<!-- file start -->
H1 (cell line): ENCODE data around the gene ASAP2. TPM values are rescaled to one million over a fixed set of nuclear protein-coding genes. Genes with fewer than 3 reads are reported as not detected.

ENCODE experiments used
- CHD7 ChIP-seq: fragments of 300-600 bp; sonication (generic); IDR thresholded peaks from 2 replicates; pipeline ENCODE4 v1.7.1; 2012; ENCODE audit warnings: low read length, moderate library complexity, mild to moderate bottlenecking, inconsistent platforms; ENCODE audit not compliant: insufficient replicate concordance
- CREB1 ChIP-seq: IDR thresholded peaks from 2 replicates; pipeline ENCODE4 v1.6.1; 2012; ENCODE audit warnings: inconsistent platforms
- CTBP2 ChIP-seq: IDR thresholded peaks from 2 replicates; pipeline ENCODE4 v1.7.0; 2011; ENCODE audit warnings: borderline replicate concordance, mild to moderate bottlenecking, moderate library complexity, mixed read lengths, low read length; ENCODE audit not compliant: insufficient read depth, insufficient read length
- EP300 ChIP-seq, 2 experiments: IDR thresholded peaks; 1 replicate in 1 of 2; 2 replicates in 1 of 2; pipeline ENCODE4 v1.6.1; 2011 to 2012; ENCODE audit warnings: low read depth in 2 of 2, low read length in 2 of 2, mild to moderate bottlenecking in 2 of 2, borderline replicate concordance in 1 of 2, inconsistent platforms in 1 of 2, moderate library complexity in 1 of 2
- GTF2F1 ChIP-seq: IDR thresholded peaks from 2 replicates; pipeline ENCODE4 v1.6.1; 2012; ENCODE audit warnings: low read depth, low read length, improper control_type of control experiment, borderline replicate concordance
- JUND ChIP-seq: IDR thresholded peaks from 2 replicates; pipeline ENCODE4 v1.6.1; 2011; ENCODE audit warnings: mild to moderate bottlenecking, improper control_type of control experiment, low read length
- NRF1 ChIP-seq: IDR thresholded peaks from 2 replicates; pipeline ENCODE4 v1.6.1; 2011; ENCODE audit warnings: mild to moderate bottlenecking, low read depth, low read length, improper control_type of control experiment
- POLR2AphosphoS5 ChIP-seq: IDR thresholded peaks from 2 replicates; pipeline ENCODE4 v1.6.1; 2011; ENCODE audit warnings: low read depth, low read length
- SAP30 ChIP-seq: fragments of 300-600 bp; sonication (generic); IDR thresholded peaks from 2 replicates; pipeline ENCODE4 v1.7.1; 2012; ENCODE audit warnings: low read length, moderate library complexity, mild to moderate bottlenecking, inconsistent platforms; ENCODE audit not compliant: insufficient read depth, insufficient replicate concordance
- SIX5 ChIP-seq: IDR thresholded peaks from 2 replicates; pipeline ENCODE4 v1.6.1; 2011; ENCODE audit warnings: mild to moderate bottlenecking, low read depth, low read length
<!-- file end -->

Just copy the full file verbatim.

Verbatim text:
H1 (cell line): ENCODE data around the gene ASAP2. TPM values are rescaled to one million over a fixed set of nuclear protein-coding genes. Genes with fewer than 3 reads are reported as not detected.

ENCODE experiments used
- CHD7 ChIP-seq: fragments of 300-600 bp; sonication (generic); IDR thresholded peaks from 2 replicates; pipeline ENCODE4 v1.7.1; 2012; ENCODE audit warnings: low read length, moderate library complexity, mild to moderate bottlenecking, inconsistent platforms; ENCODE audit not compliant: insufficient replicate concordance
- CREB1 ChIP-seq: IDR thresholded peaks from 2 replicates; pipeline ENCODE4 v1.6.1; 2012; ENCODE audit warnings: inconsistent platforms
- CTBP2 ChIP-seq: IDR thresholded peaks from 2 replicates; pipeline ENCODE4 v1.7.0; 2011; ENCODE audit warnings: borderline replicate concordance, mild to moderate bottlenecking, moderate library complexity, mixed read lengths, low read length; ENCODE audit not compliant: insufficient read depth, insufficient read length
- EP300 ChIP-seq, 2 experiments: IDR thresholded peaks; 1 replicate in 1 of 2; 2 replicates in 1 of 2; pipeline ENCODE4 v1.6.1; 2011 to 2012; ENCODE audit warnings: low read depth in 2 of 2, low read length in 2 of 2, mild to moderate bottlenecking in 2 of 2, borderline replicate concordance in 1 of 2, inconsistent platforms in 1 of 2, moderate library complexity in 1 of 2
- GTF2F1 ChIP-seq: IDR thresholded peaks from 2 replicates; pipeline ENCODE4 v1.6.1; 2012; ENCODE audit warnings: low read depth, low read length, improper control_type of control experiment, borderline replicate concordance
- JUND ChIP-seq: IDR thresholded peaks from 2 replicates; pipeline ENCODE4 v1.6.1; 2011; ENCODE audit warnings: mild to moderate bottlenecking, improper control_type of control experiment, low read length
- NRF1 ChIP-seq: IDR thresholded peaks from 2 replicates; pipeline ENCODE4 v1.6.1; 2011; ENCODE audit warnings: mild to moderate bottlenecking, low read depth, low read length, improper control_type of control experiment
- POLR2AphosphoS5 ChIP-seq: IDR thresholded peaks from 2 replicates; pipeline ENCODE4 v1.6.1; 2011; ENCODE audit warnings: low read depth, low read length
- SAP30 ChIP-seq: fragments of 300-600 bp; sonication (generic); IDR thresholded peaks from 2 replicates; pipeline ENCODE4 v1.7.1; 2012; ENCODE audit warnings: low read length, moderate library complexity, mild to moderate bottlenecking, inconsistent platforms; ENCODE audit not compliant: insufficient read depth, insufficient replicate concordance
- SIX5 ChIP-seq: IDR thresholded peaks from 2 replicates; pipeline ENCODE4 v1.6.1; 2011; ENCODE audit warnings: mild to moderate bottlenecking, low read depth, low read length